Students, friends, and random people I talk to in elevators tell me they need more patience. Most of us do. I’m creating a course called “5-day Path to Patience” that will be offered first to subscribers (if you’re not a subscriber, click the word HOME, to the left above this article, and enter your info in the “stay connected” box).
Here’s a sneak-peek: one of the tools for growing in patience that I’ll share in the course — and it really works!
Learn to enjoy it
What?! Enjoy being stuck in traffic? Enjoy being on hold?
Well, yes – here are ways you can enjoy waiting:
A woman named Tessa fell asleep on a long train trip and rode over 2 hours past her station. This meant she would be 3 hours late for work and have to go through a mess to pick up her luggage, which had already been unloaded at her intended stop. After she got on a train going back the other way, she realized she had two choices: to stew about how much time she’d lost or to treat that time as a gift of extra time to do something she enjoyed.
In other words, she shifted her focus. Instead of re-playing the irritation in her mind, she listened to her favorite music and read a book.
What’s in it for me?
If we find it hard to pry our minds off of what’s annoying us, it may be worth asking ourselves what we’re getting out of staying mad. Psychologists call this “secondary gain” – some benefit we feel from being upset.
- Do we feel superior to another person?
- Does thinking about someone else’s failings help us ignore our own?
- Does stewing about lost time puff up our own importance?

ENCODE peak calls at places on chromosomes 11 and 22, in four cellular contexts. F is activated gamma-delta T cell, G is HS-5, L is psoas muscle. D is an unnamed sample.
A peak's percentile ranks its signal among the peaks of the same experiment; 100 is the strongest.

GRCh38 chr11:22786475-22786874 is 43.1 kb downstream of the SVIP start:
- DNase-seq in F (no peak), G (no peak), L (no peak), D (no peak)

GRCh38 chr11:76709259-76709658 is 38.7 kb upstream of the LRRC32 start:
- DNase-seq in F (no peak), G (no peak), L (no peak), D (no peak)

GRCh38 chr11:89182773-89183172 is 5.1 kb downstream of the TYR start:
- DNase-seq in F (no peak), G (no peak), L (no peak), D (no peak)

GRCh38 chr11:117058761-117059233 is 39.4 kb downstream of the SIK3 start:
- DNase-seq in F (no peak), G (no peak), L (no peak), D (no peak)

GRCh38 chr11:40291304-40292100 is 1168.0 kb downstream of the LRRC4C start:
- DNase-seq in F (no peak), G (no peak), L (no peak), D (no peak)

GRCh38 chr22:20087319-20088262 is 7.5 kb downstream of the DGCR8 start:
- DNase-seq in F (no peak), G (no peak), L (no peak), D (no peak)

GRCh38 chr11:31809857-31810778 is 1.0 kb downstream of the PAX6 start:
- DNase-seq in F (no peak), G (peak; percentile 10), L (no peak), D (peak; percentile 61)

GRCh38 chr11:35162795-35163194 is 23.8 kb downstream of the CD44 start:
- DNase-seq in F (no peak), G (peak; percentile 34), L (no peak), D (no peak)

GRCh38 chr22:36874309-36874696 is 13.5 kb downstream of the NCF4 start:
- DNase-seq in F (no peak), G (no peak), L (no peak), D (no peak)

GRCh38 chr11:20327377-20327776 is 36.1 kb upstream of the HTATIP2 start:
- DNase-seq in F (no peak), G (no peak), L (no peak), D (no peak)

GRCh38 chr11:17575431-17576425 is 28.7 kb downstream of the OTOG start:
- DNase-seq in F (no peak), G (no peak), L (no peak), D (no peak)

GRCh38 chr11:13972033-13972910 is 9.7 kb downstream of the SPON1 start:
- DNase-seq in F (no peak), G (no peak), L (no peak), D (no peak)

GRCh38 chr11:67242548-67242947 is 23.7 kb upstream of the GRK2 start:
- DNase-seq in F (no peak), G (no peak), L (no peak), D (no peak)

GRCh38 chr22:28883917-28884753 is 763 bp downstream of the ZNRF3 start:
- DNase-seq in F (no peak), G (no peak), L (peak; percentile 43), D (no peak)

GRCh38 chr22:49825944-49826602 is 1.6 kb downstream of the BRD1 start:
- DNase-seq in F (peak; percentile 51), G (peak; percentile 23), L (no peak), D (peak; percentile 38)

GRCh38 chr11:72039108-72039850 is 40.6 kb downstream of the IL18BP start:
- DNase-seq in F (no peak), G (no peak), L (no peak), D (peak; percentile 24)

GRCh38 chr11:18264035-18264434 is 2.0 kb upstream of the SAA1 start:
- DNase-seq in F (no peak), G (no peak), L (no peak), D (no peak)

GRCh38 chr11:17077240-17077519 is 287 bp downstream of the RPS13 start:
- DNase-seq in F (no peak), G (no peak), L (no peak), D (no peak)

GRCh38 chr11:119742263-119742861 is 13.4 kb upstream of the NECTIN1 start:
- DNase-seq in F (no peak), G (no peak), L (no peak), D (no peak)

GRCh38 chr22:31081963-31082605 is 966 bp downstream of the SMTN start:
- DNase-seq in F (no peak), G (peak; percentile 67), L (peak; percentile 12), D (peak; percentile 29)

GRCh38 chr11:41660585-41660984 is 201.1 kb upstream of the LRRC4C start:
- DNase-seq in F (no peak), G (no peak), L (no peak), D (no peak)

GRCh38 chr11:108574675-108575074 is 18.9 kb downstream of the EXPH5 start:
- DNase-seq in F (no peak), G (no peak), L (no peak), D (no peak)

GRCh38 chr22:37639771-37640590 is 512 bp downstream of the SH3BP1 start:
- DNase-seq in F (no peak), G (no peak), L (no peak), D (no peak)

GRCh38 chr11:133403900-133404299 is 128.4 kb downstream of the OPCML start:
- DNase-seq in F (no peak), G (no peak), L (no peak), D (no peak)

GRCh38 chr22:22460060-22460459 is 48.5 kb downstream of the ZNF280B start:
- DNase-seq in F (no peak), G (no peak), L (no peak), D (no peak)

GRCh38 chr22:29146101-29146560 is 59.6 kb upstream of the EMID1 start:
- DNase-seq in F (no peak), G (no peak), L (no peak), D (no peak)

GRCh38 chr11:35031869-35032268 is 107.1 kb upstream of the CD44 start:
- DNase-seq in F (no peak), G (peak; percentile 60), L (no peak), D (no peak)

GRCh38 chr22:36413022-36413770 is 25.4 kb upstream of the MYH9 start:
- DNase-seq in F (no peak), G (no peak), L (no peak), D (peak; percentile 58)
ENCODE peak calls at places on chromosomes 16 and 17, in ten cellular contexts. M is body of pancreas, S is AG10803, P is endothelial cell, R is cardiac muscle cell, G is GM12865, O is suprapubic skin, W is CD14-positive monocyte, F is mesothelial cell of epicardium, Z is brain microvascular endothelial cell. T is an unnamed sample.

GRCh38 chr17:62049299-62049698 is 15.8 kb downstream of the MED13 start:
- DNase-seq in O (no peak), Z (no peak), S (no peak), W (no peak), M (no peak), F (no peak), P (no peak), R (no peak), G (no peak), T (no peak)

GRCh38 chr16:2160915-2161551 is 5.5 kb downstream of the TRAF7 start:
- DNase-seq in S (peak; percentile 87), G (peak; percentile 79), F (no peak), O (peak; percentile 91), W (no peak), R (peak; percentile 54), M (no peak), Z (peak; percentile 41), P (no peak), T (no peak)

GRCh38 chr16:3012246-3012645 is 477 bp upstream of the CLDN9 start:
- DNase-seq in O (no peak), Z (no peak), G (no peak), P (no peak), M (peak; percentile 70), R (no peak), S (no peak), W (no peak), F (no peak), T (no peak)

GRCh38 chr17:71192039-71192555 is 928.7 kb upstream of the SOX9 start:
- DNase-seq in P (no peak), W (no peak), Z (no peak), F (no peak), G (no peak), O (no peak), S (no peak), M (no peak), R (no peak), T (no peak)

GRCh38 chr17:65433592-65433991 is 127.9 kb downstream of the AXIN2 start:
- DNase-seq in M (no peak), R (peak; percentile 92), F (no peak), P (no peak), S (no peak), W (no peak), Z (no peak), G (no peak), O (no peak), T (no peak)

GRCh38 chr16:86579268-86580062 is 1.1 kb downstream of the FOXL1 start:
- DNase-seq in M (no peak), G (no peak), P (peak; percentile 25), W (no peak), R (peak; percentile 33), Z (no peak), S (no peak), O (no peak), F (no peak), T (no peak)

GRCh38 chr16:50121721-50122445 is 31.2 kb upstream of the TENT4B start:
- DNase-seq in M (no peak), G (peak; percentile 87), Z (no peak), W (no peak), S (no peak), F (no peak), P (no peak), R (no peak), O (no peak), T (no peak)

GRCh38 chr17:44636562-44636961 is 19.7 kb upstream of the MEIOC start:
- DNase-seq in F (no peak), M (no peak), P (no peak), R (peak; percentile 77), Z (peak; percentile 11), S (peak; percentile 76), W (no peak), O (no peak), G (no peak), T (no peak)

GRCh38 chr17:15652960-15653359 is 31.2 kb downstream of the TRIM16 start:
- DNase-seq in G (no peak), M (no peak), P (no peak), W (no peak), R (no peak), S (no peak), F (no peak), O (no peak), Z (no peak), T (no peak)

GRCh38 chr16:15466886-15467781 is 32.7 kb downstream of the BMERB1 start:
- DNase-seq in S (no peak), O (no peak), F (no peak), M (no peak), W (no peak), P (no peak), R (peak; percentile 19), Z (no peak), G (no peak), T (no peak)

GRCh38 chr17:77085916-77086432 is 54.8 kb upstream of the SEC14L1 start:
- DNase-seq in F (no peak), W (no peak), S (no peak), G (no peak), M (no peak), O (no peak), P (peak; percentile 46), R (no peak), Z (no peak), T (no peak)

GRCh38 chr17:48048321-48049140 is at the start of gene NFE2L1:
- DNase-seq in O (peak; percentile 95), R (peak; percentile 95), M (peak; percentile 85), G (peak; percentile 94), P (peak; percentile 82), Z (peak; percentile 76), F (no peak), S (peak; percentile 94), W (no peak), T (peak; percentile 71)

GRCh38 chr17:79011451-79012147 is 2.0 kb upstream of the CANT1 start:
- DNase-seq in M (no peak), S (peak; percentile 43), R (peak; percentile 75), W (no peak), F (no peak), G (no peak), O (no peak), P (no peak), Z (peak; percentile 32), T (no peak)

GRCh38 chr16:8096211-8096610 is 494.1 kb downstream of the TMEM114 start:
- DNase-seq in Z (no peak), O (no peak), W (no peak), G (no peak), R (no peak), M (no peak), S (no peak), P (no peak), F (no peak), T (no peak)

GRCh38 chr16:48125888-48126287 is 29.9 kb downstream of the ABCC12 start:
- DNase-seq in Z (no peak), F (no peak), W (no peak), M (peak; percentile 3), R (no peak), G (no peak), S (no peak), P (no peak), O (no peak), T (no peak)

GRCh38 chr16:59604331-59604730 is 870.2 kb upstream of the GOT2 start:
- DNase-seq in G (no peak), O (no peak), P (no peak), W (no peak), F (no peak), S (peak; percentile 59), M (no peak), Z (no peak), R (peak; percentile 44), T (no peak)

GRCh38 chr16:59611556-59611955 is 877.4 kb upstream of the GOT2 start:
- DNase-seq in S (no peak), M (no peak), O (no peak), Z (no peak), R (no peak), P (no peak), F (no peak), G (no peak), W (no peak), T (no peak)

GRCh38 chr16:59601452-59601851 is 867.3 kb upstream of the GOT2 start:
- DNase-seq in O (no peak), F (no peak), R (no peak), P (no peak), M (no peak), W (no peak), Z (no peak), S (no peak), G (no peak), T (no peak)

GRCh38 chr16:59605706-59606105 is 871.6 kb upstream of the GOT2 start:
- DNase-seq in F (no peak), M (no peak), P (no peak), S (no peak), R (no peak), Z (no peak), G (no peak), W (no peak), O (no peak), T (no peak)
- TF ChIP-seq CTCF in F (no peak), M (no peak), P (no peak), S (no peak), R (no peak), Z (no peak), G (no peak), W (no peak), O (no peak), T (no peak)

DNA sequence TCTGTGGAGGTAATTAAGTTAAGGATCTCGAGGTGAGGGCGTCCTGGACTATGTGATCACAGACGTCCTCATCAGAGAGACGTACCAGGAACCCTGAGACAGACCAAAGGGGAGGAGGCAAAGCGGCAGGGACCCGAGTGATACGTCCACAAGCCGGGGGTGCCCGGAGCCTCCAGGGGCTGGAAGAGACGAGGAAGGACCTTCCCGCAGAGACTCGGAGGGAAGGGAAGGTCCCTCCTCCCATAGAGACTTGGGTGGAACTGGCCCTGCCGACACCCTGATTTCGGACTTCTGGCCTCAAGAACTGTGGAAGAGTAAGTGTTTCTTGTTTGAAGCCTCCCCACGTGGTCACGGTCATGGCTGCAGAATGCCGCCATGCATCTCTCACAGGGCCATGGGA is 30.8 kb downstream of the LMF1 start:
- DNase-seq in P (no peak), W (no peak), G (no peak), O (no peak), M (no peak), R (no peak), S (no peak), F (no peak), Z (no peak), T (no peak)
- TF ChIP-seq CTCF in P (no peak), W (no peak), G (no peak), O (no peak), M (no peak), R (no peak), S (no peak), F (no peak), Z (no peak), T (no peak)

It’s something to think about.
Another way to say it
It’s been said that the secret of patience is to do something else in the meantime. Here are two examples.
- In a long grocery store line, we can notice whether someone in line looks like they need a kind word or a prayer.
- At a long stop light, reflect on something thoughtful you could do for a family member or a friend.
Author Annie Lebowitz humorously wrote that she spends her spare time plotting revenge. Even if we can relate to that a little, it’s not the best long-term plan for happiness!
Notice how you’re spending the time during your next unexpected wait. If you find your thoughts all start with the word “I” or that you’re mulling over someone else’s shortcomings, interrupt that by giving the person next to you a kind word or calling to mind something you’re grateful for. We can each be the pebble in the pond that lifts the mood of everyone around us.
Your topic, patience , comes at a good time. Jozann’s dementia has progressed and I am getting stressed as her care giver.
So patience is the thing I need most.
I’ll follow your lead.
I’m so sorry to hear it, Hub! I got the smallest taste of what it’s like when Fred got a new hip a few years ago. Within a few days, I was overwhelmed at having to find time for my life and his, too — all in the same 24 hours each day. I felt afraid I was letting him down and afraid my life had disappeared into a black hole. I have the greatest admiration for the so many caregivers, most of whom are “making it up as they go along” because the resources for real help are not there. Be assured of my prayers. My phone number is 301-502-0358 if you want to call.
Rock solid advice. I apply it to interruptions; same thing really. I too am a caregiver. My task is to do what I used to do plus what my wife used to do plus take care of her. Through no fault of her own most calls for assistance are an interruption. This calls for a positive attention shifter. I keep a hopper full of North American bird names in mind. When called I respond with “Yes, my little barn swallow!” There is a touch of hackneyed humor, which we both enjoy. In that vein I could respond “Yes, my little chickadee!” How about “my dumpling” or “liebchen?” Stay creative,spend a little time thinking up the next response. Although we have been married sixteen years I address her as “my bride” and refer to us as “the unit Tom and Sylvia” (borrowed from Star Trek).